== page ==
For the first time worldwide an objective measurement of breast density, with fully automatic software and higher precision and reproducibility, has been detected with this method, and a prototype currently exists. “It works practically at the touch of a button and only takes a few minutes. There is also no need to provide contrast material”, says Georg Wengert from the University Clinic for Radiology and Nuclear Medicine at Medical University Vienna, who is presenting the results at the largest European Congress of Radiologists, which is taking place in Vienna from 2 to 6 March 2016. The study was undertaken by the Molecular and Gender Imaging Working Group under the management of Thomas Helbich (University Clinic for Radiology and Nuclear Medicine) and the Computational Imaging Research (CIR) Laboratory developed the software under the management of Georg Langs (University Clinic for Radiology and Nuclear Medicine).
Breast density is divided into four categories according to the guidelines of the ACR (American College of Radiology): Ranging from A to D, the risk of getting breast cancer is considered to be four to six times higher for a higher breast density (C/heterogeneous and D/extremely dense). The density cannot be precisely measured using mammography and an ultrasound scan, and additionally a high breast density makes diagnosis more difficult.
That is why Medical University Vienna experts recommend increasing the use of MRT for risk assessment, diagnosis and early diagnosis: “We are committed to better explaining to women that the use of mammography and ultrasound alone cannot detect all carcinomas. MRT really is the recommended method”, says Wengert. The examination has a far better validity, and therefore helps to quickly introduce the right therapeutic steps.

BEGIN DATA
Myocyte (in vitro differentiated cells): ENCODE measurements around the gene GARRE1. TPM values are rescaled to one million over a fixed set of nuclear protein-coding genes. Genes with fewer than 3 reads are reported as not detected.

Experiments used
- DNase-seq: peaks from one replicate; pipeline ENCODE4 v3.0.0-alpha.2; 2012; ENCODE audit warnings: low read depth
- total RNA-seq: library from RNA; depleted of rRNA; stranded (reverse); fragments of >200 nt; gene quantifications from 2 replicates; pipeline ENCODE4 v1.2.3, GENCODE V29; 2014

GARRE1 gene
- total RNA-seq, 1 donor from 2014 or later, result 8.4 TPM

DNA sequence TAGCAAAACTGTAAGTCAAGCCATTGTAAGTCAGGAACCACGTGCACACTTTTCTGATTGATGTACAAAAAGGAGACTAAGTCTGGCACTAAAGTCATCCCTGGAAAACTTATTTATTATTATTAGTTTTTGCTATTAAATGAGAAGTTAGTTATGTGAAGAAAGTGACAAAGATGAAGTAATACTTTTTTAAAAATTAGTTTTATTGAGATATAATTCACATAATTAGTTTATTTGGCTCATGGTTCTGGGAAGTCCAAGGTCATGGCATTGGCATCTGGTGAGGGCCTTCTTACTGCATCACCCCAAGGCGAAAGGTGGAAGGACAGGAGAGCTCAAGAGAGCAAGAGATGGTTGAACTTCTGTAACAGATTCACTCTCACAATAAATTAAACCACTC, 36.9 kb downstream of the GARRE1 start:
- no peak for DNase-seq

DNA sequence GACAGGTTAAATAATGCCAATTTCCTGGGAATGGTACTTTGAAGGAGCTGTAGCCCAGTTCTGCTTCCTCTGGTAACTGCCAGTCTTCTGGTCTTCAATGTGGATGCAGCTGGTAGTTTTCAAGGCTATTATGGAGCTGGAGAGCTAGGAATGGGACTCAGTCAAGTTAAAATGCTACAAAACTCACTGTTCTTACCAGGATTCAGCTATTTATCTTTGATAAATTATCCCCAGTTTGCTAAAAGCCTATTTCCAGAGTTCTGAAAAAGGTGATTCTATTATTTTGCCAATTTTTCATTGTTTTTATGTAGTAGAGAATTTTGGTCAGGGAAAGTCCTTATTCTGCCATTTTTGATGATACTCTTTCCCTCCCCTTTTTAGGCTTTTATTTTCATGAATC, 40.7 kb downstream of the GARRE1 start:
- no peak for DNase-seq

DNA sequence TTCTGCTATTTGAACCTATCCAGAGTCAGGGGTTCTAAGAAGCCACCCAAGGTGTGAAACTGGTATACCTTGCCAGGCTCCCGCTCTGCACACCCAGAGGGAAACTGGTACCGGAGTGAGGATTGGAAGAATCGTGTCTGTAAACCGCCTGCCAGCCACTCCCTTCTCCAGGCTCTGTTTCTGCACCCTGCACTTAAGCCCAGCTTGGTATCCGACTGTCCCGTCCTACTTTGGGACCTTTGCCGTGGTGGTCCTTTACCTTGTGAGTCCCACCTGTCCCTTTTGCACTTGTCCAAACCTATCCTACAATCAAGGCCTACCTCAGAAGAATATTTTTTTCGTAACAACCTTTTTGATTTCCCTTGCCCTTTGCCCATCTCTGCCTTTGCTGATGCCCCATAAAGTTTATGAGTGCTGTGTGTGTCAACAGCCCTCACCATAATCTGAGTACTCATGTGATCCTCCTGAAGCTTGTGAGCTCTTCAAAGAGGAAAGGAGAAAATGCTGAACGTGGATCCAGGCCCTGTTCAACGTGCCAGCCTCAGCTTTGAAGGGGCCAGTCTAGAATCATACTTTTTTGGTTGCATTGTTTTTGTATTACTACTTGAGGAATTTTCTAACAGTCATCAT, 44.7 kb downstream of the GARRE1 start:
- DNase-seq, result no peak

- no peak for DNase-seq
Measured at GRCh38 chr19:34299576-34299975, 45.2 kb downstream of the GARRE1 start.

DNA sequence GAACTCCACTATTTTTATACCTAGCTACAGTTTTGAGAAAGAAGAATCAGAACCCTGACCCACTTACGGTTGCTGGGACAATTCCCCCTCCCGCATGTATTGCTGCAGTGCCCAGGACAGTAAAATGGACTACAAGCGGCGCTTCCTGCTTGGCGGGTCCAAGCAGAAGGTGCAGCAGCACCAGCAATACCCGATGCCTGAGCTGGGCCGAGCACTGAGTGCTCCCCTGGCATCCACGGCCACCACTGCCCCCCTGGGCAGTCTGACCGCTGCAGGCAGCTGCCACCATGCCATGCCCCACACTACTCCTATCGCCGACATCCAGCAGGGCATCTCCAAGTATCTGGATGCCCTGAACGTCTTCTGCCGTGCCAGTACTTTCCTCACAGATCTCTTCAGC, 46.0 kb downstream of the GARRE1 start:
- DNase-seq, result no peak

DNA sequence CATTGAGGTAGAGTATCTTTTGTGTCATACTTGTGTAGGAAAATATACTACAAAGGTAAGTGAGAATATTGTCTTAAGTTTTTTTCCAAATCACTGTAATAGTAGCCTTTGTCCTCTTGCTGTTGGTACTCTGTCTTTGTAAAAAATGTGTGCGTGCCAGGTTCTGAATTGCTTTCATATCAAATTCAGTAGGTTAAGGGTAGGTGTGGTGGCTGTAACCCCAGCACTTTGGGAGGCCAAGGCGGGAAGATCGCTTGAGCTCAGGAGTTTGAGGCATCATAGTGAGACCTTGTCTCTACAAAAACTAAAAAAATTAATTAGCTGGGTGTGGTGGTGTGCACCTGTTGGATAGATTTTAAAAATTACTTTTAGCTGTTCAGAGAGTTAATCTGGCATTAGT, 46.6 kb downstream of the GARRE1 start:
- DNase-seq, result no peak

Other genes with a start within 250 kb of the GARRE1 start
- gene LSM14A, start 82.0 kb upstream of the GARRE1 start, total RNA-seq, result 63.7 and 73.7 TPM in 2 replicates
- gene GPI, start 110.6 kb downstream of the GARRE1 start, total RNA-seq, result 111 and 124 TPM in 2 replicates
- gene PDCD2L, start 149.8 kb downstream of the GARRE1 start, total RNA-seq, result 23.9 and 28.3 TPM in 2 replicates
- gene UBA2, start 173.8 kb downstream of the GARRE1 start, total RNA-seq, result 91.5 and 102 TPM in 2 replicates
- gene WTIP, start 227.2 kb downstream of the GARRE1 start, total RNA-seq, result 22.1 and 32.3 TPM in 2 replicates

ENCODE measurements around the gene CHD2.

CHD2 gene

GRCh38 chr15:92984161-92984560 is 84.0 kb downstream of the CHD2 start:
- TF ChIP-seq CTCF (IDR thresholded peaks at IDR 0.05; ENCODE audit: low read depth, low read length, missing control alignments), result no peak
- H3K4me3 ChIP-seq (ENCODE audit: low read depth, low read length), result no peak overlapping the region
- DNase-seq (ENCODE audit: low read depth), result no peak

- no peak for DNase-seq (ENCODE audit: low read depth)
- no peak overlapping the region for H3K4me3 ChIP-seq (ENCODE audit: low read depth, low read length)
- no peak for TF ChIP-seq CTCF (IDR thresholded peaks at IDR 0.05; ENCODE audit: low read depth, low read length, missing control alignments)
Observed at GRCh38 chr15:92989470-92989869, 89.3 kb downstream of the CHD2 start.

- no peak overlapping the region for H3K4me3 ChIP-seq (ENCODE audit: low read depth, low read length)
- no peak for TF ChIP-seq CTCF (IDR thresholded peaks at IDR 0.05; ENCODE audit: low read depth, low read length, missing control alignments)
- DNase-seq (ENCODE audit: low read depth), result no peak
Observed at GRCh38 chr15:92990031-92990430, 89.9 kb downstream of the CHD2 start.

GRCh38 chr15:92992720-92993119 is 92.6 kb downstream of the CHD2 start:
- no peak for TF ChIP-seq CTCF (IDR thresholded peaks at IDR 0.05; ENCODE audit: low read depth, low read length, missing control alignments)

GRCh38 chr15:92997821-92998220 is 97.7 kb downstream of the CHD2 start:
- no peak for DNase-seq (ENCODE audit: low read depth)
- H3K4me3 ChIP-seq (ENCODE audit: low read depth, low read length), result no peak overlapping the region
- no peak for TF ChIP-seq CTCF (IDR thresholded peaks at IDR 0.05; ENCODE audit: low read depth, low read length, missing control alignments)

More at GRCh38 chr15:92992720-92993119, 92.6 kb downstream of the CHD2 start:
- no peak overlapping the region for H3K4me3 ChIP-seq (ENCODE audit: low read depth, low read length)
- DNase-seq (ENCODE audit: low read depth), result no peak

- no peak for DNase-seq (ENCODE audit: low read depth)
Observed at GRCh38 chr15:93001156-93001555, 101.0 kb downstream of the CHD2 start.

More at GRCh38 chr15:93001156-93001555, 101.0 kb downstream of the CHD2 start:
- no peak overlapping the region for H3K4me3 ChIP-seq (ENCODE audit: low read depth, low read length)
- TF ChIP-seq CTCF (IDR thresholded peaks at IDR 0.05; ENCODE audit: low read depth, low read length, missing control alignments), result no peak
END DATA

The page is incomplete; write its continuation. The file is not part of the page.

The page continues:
Every year around 5,400 Austrians fall ill with breast cancer
Breast cancer is the most common cancer in women, nearly one third will be confronted with this in their lives. According to statistics around 5,400 women became ill from breast cancer in Austria in 2011, and in the same year around 1,500 women died from this cancer.
Five research clusters at Medical University Vienna
In total, five research clusters have been established at Medical University Vienna. At Medical University Vienna the focus on key areas in fundamentals and clinical research has been increased. The research clusters cover medical imaging, cancer research/oncology, cardiovascular medicine, medical neuroscience and immunology. These results fall under the subject area of the cluster for medical imaging.